Recognising their outstanding role in bringing smart and energy efficient technologies to rural areas, the two companies won awards, along with nine other pioneering sustainable energy organisations, at a prestigious ceremony in London on 11 June 2015.
The International Gold Award and Ashden Award for Business Innovation went to SteamaCo, a Nairobi-based company that has developed a system to manage the monitoring, control and payments of mini grids remotely, overcoming one of the key barriers to making micro-grids commercially feasible and sustainable.
Lake Victoria’s fishing villages and other rural communities in Kenya are benefiting from clean light and power for the first time, thanks to renewable energy micro-grids. Using the natural energy of the sun, they work like mini power stations for each village, supplying enough energy to run small businesses, as well as power TVs, radios and bright lights in the home. Solar power in East Africa is not new, but what’s exciting about SteamaCo is the technology behind it: the micro-grids use an innovative cloud-based remote metering and payments system that monitors energy use, lets people pay for power using their mobile phones, and quickly troubleshoots any problems.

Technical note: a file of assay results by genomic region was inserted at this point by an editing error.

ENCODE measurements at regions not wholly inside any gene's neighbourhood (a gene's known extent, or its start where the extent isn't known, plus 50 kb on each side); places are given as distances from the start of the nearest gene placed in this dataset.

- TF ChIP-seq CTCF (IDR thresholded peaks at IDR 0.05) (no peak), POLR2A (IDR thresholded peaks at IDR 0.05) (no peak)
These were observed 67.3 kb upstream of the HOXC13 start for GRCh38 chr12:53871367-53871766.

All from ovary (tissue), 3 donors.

With around 80% of Kenyans lacking access to mains electricity, SteamaCo is helping to bring the benefits of clean energy to increasing numbers of off-grid customers.
SteamaCo’s technology can also be used to remotely monitor and control the usage of electricity, fuel and water in other applications allowing businesses to better manage their energy assets.
GVEP is supporting SteamCo in raising capital by introducing them to a number of investors and advising them on their business plan and pitching strategies.
The Ashden Award for Clean Energy for Women and Girls went to BURN Manufacturing, the first company to manufacturer cookstoves in-country at scale. Through their factory in Nairobi, they employ a large number of women, enabling them to increase their economic independence and improve their position in society.
BURN’s charcoal burning Jikokoa stove dramatically improves the health and wellbeing of its users. As well as being an aspirational household product, it cuts down on smoke and soot by more than 60% compared to the widely used Kenya ceramic jiko, and significantly reduces the time spent cooking and collecting wood. But it’s not just women using the stoves who benefit. With all the manufacturing now done in a new state-of-the-art factory in Kenya, BURN emphasises that all jobs are open to both men and women at all levels – just over half of its workforce are women.
GVEP’s Advisory Team carried out a market feasibility study looking at the market demand/potential, the operating environment, and the regulatory environment in East Africa.